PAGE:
- The Washington Times - Sunday, August 9, 2009

How can I ever forget the time five of us were on a Maryland charter fishing boat when a monstrous thunderstorm erupted over the waters of Tangier Sound and lightning struck the boat? It fried the wiring needed to turn on the ignition to the engine and ruined everything else that required electricity.

Even worse, a man who was aboard for a day of fishing with his 10-year-old son suddenly lost it, fearing he would die. He apparently suffered a nervous breakdown. It wasn’t good for the kid to see his father in such a frightened state, but I believe the boy took the whole affair better than any of us adults did. That storm even scared the bejeebers out of the captain.

Eventually, we were towed in by a passing vessel, the skies cleared and all turned out to be OK. The lightning-damaged wiring and other items were replaced later that week.

Every time I see dark, heavy clouds when I’m on the water, I instantly recall that storm-shortened day on the Chesapeake Bay. The arrival of nasty storms also brings memories of every bad weather event that I’ve been in. Many of them could give a body a case of serious goose bumps.

Take one that occurred little more than a week ago when two friends and I sat in a boat, fishing for Norfolk spot and croakers. A wicked rainstorm sneaked up behind us. It happened within minutes.

There was no time to pull up the anchor and try to run to a safe port. We were drenched by the type of downpour that even a rain suit can’t protect you from. Besides, when the mercury reads 90 degrees and the humidity stands at better than 80 percent, it’s likely that your skin will get wetter from perspiration inside the suit than it would from the rain if you didn’t wear one at all.

And what about a pal and I fishing for bass in one of the Potomac’s Virginia coves recently when we noticed the granddaddy of all black clouds drifting slowly over the Mattawoman Creek on the Maryland side of the river? Actually, it wasn’t just a cloud - it was a black wall of water that reached from high above in the sky down to below the tree line. Heavy rain was falling, but the blackness of the massive, square-looking rain cloud stopped sharply - vertically - on the right. There, it appeared to be dry.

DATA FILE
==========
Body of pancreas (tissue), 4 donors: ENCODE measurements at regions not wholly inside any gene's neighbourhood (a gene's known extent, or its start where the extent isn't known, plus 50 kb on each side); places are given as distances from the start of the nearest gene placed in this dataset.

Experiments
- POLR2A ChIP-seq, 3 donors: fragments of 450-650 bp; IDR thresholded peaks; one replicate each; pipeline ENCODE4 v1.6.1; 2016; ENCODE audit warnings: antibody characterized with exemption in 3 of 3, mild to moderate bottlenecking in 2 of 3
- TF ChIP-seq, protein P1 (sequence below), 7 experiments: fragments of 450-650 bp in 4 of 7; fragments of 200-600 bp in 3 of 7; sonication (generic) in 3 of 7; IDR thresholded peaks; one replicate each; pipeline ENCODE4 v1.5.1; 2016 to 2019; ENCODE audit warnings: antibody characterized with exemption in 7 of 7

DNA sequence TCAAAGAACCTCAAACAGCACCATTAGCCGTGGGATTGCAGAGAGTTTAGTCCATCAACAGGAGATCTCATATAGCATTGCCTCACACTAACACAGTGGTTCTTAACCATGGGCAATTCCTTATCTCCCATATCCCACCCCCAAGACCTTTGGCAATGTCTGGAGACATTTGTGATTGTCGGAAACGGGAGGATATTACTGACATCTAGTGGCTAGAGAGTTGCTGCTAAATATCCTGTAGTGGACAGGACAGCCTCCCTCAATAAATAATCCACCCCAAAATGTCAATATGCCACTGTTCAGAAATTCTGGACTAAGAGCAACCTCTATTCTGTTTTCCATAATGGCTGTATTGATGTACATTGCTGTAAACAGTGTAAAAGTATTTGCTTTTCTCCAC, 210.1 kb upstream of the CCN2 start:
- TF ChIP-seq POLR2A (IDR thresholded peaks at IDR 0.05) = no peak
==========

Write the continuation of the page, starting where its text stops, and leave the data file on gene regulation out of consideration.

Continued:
We ran for the bright side and made it, even though the wind picked up speed and within minutes we figured the rain would engulf us. It didn’t. However, by the time I hit my driveway, it poured puppydogs - as heavy rains are sometimes described.

My most frightening summer storm dates back a few years, when I visited Venezuela’s Amazonas region to fish for trophy peacock bass, or pavon grande, as the natives call these brightly-colored fish. We were fairly close to Brazil, on the Rio Ventuari.

I sat in a small aluminum boat with Leonel, a superb local Bare Indian guide, who worried about me like a mother hen.

The world champion of all thunderstorms arrived, and so much water fell in a short time that we pulled the boat up on the shore of the Ventuari and opened the transom plug to drain the considerable amount of water that had collected. Then the lightning started - and I don’t mean one bolt here and there. No, these lightning charges came in groups of four and five, and some of them struck trees not all that far away from us. Leonel started chanting something that sounded like a coyote howling.

When the storm moved on, we were wetter than the fish that lived in the river. The guide smiled and said something soothing. I believe it was, “I was never worried. Were you?”

Yeah, right.

And my all-time memory of weather-caused frights happened some years ago during late autumn in Canada when a group of us flew to Prince Edward Island to fish for giant bluefin tunas.

No one knew that a bit of a frost arrived during the night, coating the Charlottetown runway. Our Canadian pilot landed and almost instantly had his plane do an unexpected 360-degree turn, followed by another 360 pirouette. It was like we were in an ice ballet.

Hoo, boy! Talk about never wanting to get on a plane again. I considered it at the time.

c Look for Gene Mueller’s Outdoors column Sunday and Wednesday and his Fishing Report on Thursday, only in The Washington Times. E-mail: gmueller@washingtontimes.com. Mueller’s Inside Outside blog can be found at www.washingtontimes.com/ sports.

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